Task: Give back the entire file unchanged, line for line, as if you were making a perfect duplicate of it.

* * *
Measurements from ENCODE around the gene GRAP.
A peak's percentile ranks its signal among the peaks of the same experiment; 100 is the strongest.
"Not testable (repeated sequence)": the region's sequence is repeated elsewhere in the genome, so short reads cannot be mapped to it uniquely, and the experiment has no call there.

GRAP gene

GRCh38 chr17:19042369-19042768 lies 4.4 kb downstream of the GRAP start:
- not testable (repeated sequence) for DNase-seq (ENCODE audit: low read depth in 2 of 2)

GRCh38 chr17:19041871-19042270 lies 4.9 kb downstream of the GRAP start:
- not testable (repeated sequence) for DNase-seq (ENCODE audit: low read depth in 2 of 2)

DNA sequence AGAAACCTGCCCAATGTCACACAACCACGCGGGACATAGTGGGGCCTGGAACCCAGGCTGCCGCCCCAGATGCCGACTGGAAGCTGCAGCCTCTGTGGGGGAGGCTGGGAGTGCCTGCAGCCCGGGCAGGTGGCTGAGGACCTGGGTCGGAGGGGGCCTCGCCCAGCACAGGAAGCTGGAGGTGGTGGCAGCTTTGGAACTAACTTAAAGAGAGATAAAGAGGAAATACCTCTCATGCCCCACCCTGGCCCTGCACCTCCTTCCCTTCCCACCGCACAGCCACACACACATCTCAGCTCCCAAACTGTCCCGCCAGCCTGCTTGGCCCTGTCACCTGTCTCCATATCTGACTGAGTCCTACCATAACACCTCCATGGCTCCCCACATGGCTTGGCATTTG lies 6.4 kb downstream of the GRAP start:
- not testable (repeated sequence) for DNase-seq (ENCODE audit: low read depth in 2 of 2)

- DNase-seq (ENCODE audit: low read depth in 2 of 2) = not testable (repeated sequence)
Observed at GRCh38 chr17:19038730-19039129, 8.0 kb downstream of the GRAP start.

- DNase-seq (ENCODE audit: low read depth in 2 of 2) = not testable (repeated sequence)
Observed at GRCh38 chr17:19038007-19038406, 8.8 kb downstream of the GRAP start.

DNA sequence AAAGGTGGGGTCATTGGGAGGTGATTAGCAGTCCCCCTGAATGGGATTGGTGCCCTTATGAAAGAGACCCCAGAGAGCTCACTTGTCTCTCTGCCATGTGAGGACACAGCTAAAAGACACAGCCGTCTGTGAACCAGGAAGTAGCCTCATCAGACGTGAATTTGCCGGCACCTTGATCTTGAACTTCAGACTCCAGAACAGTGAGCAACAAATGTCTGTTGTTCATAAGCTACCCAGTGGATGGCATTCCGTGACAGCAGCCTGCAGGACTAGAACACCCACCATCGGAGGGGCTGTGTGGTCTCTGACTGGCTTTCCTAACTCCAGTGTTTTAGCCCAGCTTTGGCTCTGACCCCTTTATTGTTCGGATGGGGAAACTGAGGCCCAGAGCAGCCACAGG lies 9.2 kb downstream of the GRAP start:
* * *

Measurements from ENCODE around the gene GRAP.
A peak's percentile ranks its signal among the peaks of the same experiment; 100 is the strongest.
"Not testable (repeated sequence)": the region's sequence is repeated elsewhere in the genome, so short reads cannot be mapped to it uniquely, and the experiment has no call there.

GRAP gene

GRCh38 chr17:19042369-19042768 lies 4.4 kb downstream of the GRAP start:
- not testable (repeated sequence) for DNase-seq (ENCODE audit: low read depth in 2 of 2)

GRCh38 chr17:19041871-19042270 lies 4.9 kb downstream of the GRAP start:
- not testable (repeated sequence) for DNase-seq (ENCODE audit: low read depth in 2 of 2)

DNA sequence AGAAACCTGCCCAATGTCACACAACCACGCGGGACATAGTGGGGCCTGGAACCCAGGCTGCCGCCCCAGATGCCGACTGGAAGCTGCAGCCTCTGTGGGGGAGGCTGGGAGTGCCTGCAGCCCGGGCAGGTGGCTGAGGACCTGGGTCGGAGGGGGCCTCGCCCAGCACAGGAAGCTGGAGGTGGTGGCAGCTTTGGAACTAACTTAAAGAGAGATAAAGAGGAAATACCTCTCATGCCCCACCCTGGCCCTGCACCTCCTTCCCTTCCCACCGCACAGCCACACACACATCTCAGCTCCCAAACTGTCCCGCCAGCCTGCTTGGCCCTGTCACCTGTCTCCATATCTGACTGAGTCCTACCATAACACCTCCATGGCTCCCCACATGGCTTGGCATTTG lies 6.4 kb downstream of the GRAP start:
- not testable (repeated sequence) for DNase-seq (ENCODE audit: low read depth in 2 of 2)

- DNase-seq (ENCODE audit: low read depth in 2 of 2) = not testable (repeated sequence)
Observed at GRCh38 chr17:19038730-19039129, 8.0 kb downstream of the GRAP start.

- DNase-seq (ENCODE audit: low read depth in 2 of 2) = not testable (repeated sequence)
Observed at GRCh38 chr17:19038007-19038406, 8.8 kb downstream of the GRAP start.

DNA sequence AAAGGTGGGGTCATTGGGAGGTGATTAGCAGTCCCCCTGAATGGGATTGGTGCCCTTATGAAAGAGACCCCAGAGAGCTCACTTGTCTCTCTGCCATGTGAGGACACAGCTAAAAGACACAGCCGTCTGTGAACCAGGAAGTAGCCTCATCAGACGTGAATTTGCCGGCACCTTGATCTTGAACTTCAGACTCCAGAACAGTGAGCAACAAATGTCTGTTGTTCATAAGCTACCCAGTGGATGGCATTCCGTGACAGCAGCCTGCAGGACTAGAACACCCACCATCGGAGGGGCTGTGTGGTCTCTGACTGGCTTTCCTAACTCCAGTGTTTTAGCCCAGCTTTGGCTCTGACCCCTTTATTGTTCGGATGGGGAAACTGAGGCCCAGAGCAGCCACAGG lies 9.2 kb downstream of the GRAP start: